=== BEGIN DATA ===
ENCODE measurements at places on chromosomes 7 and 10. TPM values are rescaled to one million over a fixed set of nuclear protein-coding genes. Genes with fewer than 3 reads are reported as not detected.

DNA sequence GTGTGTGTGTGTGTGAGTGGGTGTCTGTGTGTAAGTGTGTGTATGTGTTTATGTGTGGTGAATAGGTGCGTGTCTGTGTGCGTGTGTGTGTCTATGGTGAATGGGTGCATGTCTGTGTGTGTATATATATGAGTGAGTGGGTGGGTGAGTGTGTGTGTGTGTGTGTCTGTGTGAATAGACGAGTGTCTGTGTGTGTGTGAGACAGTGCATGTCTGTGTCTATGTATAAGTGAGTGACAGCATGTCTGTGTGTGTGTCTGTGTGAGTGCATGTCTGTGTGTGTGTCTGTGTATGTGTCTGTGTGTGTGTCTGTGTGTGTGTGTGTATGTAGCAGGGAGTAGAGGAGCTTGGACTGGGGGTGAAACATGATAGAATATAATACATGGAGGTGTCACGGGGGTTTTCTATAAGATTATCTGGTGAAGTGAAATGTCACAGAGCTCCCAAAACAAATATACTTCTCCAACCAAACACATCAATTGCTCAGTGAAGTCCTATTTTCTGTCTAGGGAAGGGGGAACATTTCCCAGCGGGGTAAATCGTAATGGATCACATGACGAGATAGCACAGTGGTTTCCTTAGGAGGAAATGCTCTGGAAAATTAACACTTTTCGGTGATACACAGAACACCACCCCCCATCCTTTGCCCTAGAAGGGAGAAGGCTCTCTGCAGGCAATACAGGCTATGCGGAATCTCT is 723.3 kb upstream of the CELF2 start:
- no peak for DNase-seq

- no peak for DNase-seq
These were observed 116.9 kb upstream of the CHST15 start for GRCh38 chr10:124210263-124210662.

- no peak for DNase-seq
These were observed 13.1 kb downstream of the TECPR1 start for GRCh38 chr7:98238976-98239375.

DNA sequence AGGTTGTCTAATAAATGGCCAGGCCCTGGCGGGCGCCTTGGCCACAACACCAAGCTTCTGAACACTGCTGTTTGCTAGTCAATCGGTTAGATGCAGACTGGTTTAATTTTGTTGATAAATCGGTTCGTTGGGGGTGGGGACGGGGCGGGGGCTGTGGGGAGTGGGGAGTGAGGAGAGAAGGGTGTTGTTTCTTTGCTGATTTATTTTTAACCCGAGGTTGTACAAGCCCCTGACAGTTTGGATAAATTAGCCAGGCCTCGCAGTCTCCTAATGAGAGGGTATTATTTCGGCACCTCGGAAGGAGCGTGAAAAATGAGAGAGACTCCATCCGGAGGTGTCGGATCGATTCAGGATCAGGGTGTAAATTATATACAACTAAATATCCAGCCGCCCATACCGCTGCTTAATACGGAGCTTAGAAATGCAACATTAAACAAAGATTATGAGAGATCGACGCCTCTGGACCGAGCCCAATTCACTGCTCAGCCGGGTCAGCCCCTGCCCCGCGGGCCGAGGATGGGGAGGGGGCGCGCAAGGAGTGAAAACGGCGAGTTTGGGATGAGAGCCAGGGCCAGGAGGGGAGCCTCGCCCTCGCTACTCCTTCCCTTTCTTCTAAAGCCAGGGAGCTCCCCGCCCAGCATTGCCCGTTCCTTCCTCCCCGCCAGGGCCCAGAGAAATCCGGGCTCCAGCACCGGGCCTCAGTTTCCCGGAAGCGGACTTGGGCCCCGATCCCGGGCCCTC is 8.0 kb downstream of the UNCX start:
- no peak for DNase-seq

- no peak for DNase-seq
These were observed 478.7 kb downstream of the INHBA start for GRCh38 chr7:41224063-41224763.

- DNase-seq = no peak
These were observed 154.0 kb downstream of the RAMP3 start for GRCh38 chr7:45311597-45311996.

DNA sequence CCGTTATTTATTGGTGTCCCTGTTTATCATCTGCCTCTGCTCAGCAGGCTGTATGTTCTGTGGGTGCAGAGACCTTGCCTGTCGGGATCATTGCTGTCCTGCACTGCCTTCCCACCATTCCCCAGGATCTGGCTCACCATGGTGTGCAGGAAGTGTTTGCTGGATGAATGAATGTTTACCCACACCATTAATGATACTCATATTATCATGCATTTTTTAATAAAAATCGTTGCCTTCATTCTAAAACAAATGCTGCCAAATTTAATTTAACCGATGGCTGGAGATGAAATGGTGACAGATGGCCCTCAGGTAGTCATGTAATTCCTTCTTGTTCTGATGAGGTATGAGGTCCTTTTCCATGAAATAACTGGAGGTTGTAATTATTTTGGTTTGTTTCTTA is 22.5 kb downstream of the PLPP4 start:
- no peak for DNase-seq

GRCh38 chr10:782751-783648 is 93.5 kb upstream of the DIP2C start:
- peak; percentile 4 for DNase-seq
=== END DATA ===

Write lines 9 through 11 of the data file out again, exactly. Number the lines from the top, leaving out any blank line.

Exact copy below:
- no peak for DNase-seq

- no peak for DNase-seq
These were observed 478.7 kb downstream of the INHBA start for GRCh38 chr7:41224063-41224763.